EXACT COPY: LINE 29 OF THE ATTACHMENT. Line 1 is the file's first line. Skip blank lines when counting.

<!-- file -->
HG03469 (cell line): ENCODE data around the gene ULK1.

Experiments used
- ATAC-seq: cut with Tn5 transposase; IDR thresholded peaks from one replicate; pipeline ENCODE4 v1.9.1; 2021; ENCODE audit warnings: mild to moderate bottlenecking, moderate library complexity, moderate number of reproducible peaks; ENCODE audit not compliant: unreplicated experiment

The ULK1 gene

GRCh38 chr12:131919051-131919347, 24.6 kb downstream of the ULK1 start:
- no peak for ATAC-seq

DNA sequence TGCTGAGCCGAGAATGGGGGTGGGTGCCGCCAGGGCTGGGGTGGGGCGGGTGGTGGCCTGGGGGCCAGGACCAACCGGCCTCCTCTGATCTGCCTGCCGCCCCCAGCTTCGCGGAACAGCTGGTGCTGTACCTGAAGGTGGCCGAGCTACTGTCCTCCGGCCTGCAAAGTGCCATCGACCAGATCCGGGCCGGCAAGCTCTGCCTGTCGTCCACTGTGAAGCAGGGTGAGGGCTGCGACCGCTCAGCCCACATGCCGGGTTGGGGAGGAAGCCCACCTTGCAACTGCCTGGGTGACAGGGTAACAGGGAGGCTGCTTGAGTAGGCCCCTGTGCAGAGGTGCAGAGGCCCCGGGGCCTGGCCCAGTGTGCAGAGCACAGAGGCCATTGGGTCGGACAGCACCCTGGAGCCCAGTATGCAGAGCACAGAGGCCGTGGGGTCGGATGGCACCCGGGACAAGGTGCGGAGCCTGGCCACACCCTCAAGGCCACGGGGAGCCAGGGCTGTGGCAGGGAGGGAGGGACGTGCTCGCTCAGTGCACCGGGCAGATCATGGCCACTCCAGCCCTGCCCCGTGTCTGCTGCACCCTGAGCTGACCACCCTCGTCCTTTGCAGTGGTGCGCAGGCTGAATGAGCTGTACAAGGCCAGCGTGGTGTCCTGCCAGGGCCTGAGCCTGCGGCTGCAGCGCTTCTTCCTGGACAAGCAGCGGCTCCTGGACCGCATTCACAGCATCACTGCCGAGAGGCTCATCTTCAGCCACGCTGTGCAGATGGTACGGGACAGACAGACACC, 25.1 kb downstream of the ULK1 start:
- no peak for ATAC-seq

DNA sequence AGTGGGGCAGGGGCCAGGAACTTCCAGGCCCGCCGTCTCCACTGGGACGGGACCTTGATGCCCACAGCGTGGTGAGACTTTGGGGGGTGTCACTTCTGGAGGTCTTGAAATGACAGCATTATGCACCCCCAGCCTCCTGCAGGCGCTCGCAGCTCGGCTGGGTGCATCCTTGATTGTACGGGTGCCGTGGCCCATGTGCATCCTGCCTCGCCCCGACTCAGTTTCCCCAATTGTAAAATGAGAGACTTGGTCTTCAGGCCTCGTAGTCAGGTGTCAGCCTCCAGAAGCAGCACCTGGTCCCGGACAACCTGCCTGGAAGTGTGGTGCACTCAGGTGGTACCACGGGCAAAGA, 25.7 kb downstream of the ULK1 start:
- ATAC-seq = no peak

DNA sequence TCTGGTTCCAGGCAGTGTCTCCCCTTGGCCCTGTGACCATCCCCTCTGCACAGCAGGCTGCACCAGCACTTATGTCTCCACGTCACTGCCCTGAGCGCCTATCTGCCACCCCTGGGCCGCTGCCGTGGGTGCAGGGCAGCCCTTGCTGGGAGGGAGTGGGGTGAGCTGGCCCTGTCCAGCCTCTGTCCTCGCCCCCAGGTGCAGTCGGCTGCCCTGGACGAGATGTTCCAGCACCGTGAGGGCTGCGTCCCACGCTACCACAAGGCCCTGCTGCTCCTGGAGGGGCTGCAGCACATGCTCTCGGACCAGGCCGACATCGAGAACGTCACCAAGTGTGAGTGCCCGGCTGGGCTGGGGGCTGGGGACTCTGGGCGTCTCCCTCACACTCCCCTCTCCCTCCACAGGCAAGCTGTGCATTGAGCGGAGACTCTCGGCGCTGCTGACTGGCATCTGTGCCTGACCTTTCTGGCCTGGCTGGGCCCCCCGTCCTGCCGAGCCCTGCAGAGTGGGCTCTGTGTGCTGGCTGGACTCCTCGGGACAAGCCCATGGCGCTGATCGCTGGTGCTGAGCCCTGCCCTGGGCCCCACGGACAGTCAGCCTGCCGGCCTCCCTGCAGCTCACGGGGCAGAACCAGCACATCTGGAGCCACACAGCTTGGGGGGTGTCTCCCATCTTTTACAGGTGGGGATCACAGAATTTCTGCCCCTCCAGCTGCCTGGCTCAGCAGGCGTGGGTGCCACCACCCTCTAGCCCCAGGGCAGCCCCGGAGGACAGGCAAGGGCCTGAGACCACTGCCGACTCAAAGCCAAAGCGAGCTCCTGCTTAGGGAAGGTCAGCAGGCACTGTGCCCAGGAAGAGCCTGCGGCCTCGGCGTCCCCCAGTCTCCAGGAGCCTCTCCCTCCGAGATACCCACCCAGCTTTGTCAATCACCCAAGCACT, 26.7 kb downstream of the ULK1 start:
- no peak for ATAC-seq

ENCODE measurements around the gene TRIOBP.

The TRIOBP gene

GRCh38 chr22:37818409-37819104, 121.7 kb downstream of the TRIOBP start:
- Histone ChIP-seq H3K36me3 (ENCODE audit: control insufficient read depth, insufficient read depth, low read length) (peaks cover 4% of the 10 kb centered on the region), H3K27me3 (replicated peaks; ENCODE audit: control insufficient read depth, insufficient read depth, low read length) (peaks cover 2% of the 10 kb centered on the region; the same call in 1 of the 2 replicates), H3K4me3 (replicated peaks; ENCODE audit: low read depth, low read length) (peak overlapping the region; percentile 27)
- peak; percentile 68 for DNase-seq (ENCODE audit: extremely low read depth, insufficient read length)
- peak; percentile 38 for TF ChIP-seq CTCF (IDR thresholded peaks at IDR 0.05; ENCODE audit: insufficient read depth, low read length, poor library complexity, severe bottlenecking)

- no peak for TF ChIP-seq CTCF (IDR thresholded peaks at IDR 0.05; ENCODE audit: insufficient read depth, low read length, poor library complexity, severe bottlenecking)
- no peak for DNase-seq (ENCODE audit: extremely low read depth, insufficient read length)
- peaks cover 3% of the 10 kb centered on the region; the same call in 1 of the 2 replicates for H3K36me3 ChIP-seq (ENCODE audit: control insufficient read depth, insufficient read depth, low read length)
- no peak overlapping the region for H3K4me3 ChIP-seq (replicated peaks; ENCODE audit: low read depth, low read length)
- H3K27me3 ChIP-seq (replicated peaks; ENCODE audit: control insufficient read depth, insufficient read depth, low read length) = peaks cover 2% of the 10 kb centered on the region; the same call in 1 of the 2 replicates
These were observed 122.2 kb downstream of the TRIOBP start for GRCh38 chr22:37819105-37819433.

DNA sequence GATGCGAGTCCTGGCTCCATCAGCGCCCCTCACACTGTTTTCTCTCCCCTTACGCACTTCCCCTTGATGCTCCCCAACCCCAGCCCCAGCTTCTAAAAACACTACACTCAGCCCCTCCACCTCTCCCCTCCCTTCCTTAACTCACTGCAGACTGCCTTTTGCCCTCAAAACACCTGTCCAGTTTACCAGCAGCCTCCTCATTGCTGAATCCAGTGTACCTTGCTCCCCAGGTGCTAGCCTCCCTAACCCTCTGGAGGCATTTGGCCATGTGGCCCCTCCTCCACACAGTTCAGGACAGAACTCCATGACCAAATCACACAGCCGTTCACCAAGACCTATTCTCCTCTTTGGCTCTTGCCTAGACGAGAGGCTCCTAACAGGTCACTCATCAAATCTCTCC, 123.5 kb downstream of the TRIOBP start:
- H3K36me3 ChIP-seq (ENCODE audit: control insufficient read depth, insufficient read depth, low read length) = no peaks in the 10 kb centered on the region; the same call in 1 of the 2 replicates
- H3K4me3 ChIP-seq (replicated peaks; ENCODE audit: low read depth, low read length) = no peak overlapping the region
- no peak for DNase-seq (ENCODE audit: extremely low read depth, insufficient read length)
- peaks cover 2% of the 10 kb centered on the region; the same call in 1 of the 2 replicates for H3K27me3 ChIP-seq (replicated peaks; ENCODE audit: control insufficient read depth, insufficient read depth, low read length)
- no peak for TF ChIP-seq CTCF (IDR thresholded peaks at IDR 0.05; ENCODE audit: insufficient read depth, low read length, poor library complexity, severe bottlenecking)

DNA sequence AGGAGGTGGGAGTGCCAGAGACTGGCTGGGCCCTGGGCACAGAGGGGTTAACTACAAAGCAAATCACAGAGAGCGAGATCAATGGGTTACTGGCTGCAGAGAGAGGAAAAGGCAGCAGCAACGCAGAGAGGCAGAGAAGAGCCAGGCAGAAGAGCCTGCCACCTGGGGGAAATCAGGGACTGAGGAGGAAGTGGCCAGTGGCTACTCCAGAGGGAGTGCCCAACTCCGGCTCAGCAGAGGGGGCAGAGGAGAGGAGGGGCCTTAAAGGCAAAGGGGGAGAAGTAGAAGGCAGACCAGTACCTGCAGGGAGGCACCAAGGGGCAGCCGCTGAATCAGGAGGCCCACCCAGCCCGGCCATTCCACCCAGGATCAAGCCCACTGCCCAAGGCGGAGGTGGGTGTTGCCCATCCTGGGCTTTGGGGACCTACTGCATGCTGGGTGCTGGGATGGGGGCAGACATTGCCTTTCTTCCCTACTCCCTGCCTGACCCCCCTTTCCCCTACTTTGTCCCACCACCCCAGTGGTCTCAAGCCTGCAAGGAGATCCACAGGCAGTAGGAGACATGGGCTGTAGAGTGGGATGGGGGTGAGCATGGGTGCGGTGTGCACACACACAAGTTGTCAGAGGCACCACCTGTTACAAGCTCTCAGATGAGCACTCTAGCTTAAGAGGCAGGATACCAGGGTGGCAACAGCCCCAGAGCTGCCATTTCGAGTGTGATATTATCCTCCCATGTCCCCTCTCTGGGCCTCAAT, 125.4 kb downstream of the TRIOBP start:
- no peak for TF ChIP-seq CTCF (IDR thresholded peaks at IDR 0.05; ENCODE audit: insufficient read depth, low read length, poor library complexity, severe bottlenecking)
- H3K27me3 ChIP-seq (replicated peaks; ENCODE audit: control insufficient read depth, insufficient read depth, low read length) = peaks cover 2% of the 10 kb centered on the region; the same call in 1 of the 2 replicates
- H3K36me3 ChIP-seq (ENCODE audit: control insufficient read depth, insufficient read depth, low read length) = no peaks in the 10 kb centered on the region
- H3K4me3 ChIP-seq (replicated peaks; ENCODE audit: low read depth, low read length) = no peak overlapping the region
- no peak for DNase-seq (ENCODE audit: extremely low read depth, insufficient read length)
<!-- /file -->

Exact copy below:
- peaks cover 2% of the 10 kb centered on the region; the same call in 1 of the 2 replicates for H3K27me3 ChIP-seq (replicated peaks; ENCODE audit: control insufficient read depth, insufficient read depth, low read length)